It also means believing in legal protection for gay couples. We understand those who believe that the Bible opposes gay marriage, even though we read that text in a very different way. But we cannot understand why any two people who make a lifelong commitment to each other should be denied legal guarantees that protect them and their children and benefit the broader society. We cannot forget that when Hitler came to power in 1933, one of the first things that he did was ban gay organizations. And today, we cannot feel anything but rage when we hear about gay men and women, some on the front lines, being hounded out of our armed services. Yes, we can disagree about gay marriage. But there is no excuse for hateful rhetoric that fuels the hellfires of anti-gay bigotry.

Now that's one of the best statements of faith I've ever read. More, please.

Friday, November 18, 2005

In Light of Today's News...

... I'd like to make a formal request to all stadium owners/operators:


Thank you.

UPDATE -- 11/21/2005

From today's WaPo:
British glam rocker Gary Glitter was taken into custody by Vietnamese police in Ho Chi Minh City on Saturday while trying to board a plane to Bangkok, the Associated Press reported. Police launched an investigation Friday into allegations that the aging rocker had participated in lewd acts with a minor. Glitter, 61, whose real name is Paul Francis Gadd, had been living in a rented house in southern Vietnam since March. He was convicted in Britain in 1999 of possessing child pornography and served half of a four-month jail sentence. The singer, who rose to fame with a glam rock act in the 1970s, is perhaps most known for "Rock and Roll (Part 2)," which is often played at sporting events.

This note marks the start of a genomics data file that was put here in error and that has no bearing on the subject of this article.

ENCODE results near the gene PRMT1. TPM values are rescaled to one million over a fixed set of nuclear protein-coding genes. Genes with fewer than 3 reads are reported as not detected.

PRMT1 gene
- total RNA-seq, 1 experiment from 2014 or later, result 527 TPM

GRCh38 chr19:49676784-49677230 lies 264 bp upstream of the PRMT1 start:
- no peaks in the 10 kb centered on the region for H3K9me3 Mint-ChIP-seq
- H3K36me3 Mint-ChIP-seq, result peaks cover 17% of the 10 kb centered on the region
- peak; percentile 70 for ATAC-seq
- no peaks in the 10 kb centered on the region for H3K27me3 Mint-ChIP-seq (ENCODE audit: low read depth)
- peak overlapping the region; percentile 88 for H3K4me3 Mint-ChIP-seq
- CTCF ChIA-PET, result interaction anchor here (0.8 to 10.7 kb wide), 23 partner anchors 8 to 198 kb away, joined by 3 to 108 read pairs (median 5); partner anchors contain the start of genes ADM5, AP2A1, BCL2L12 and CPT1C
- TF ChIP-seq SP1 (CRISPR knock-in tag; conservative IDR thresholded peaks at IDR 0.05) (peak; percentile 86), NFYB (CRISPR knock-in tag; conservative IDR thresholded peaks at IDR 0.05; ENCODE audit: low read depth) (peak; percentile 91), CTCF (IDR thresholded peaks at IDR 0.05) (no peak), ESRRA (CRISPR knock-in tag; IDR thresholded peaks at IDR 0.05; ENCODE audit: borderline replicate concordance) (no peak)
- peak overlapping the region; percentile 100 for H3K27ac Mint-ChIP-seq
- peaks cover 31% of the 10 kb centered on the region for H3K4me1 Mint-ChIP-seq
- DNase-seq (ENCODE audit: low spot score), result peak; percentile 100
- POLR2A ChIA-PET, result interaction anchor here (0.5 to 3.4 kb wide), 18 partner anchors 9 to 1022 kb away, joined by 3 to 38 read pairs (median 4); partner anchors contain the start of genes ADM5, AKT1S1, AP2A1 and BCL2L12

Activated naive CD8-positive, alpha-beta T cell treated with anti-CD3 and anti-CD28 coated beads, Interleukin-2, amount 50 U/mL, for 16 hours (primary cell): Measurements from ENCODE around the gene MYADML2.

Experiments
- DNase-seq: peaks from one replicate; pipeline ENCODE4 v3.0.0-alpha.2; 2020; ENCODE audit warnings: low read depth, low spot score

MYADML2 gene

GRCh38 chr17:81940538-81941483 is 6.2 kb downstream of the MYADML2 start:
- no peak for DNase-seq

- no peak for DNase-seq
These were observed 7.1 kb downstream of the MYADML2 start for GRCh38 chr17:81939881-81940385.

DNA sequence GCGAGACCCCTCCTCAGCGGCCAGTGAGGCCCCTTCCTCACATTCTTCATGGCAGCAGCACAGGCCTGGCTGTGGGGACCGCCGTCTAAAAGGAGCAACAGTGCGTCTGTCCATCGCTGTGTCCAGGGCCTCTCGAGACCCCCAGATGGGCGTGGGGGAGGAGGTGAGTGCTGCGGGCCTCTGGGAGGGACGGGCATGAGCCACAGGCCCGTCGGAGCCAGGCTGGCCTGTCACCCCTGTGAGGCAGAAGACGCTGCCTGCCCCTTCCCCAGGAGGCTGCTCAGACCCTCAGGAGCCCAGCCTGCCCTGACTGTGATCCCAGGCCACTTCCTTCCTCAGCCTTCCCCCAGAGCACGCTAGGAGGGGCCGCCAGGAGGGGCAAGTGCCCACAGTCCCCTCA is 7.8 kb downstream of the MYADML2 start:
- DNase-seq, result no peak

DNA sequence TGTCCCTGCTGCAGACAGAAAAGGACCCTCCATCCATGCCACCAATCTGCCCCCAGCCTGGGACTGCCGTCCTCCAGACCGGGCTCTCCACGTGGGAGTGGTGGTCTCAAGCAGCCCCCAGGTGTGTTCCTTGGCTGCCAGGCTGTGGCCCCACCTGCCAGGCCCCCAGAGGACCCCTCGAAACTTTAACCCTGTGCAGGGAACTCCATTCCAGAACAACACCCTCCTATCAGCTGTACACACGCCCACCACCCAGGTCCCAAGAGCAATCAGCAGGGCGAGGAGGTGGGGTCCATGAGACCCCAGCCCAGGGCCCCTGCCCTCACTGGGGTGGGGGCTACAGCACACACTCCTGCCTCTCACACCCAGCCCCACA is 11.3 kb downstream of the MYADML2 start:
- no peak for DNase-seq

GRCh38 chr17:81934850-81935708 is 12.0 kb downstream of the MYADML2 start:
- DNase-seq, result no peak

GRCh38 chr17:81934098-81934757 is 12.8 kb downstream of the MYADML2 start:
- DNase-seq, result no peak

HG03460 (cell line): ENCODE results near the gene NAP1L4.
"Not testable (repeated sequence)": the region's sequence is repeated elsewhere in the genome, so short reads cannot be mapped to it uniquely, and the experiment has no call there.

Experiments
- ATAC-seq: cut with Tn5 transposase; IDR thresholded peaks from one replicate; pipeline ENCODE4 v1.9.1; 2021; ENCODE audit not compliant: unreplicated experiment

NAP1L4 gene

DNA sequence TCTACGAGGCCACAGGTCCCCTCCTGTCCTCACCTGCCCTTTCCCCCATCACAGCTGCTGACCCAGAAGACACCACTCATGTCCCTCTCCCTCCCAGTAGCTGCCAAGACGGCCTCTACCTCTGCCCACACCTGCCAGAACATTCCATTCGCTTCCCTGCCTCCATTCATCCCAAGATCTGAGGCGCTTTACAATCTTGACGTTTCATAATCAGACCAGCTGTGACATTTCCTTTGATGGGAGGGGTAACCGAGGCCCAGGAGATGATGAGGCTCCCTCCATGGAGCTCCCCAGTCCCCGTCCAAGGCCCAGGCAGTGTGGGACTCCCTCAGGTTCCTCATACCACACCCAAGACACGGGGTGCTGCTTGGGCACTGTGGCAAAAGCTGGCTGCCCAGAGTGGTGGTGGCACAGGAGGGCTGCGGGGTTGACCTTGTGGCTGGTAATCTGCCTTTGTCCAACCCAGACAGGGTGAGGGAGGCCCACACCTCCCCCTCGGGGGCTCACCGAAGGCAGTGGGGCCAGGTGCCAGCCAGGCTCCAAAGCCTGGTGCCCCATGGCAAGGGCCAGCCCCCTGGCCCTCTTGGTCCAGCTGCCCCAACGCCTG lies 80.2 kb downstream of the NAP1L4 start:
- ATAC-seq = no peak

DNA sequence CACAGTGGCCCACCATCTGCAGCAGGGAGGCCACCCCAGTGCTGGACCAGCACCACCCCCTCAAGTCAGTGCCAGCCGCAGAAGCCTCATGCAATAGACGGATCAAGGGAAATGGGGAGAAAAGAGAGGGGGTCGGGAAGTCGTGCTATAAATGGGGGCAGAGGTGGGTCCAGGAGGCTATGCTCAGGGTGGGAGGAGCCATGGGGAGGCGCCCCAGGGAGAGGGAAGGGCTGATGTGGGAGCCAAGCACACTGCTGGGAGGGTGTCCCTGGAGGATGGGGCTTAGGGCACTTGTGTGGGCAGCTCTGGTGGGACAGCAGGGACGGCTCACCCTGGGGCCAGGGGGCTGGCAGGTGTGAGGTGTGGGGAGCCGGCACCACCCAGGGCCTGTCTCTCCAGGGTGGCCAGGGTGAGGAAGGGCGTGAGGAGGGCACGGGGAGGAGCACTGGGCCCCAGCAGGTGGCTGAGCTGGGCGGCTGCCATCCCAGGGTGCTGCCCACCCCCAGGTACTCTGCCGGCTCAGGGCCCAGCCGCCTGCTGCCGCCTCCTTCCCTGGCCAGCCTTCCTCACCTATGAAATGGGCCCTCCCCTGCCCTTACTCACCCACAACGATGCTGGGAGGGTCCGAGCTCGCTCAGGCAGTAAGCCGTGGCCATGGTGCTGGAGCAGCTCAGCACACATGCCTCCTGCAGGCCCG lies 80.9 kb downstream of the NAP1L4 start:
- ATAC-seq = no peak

Do I have to get on my knees and beg? It's a terrible song! Just cut it out!

It's Just a Game, Folks

One of the brighter spots for the Redskins this year has been Running Back Clinton Portis. Even in last week's loss to Tampa Bay, he broke off 144 yards of rushing and had one TD. But that's on the field. Off the field he has provided some very lighthearted moments with his Thursday press conferences. Perhaps costume parades might be a better description of these events. Well, take a look:

Dr. I Don't Know